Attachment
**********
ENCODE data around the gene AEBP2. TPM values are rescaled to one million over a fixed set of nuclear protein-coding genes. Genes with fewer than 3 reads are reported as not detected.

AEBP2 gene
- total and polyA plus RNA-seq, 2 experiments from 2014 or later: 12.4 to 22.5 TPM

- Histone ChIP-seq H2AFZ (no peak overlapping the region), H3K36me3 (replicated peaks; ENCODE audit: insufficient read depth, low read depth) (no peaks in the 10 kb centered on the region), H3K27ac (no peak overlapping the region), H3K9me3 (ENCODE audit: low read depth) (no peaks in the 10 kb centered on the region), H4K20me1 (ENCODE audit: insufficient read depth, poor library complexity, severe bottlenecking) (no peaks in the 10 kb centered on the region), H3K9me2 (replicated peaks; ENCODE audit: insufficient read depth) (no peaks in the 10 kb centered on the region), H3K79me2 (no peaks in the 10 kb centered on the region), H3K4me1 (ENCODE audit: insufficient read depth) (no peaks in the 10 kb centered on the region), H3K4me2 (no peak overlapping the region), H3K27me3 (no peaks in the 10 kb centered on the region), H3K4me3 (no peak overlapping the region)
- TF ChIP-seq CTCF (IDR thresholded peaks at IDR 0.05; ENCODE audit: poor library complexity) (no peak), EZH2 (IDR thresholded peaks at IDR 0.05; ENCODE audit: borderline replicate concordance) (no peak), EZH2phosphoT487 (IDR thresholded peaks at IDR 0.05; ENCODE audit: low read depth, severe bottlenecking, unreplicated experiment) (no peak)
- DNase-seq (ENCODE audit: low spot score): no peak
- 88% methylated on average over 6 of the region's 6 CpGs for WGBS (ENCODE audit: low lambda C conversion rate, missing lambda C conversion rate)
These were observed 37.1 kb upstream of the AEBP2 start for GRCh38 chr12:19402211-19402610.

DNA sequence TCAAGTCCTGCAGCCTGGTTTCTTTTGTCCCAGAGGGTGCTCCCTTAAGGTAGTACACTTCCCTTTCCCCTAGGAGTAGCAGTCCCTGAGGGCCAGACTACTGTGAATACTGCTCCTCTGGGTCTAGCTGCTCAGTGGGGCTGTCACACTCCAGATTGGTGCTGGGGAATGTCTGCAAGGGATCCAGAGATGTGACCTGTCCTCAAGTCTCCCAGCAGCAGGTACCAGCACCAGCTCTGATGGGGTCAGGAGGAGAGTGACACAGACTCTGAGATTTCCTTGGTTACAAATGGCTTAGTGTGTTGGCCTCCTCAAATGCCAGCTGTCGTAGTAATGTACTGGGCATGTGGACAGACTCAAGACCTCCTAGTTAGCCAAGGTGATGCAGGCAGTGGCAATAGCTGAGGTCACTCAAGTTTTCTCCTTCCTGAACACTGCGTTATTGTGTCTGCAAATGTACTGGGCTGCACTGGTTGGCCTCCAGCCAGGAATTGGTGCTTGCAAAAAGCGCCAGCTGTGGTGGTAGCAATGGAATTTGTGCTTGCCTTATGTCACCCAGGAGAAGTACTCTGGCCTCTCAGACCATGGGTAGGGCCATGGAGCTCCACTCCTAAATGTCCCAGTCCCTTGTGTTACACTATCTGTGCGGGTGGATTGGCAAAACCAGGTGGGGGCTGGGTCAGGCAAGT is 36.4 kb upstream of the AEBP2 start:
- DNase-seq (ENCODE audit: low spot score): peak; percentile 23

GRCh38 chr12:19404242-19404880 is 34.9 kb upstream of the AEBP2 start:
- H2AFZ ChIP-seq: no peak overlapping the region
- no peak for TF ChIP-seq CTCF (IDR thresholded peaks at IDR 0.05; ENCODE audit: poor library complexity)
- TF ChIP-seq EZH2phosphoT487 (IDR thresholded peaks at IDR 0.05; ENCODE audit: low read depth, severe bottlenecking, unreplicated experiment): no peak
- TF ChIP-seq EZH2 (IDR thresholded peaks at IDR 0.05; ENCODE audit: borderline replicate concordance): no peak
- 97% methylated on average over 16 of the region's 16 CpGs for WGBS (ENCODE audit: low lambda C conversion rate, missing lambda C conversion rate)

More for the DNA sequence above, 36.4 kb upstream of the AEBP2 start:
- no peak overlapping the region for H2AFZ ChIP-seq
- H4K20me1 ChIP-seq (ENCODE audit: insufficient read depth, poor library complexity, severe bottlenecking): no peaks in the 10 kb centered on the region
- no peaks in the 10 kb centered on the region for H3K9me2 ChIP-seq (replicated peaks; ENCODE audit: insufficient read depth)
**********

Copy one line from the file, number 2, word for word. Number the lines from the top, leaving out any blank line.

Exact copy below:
AEBP2 gene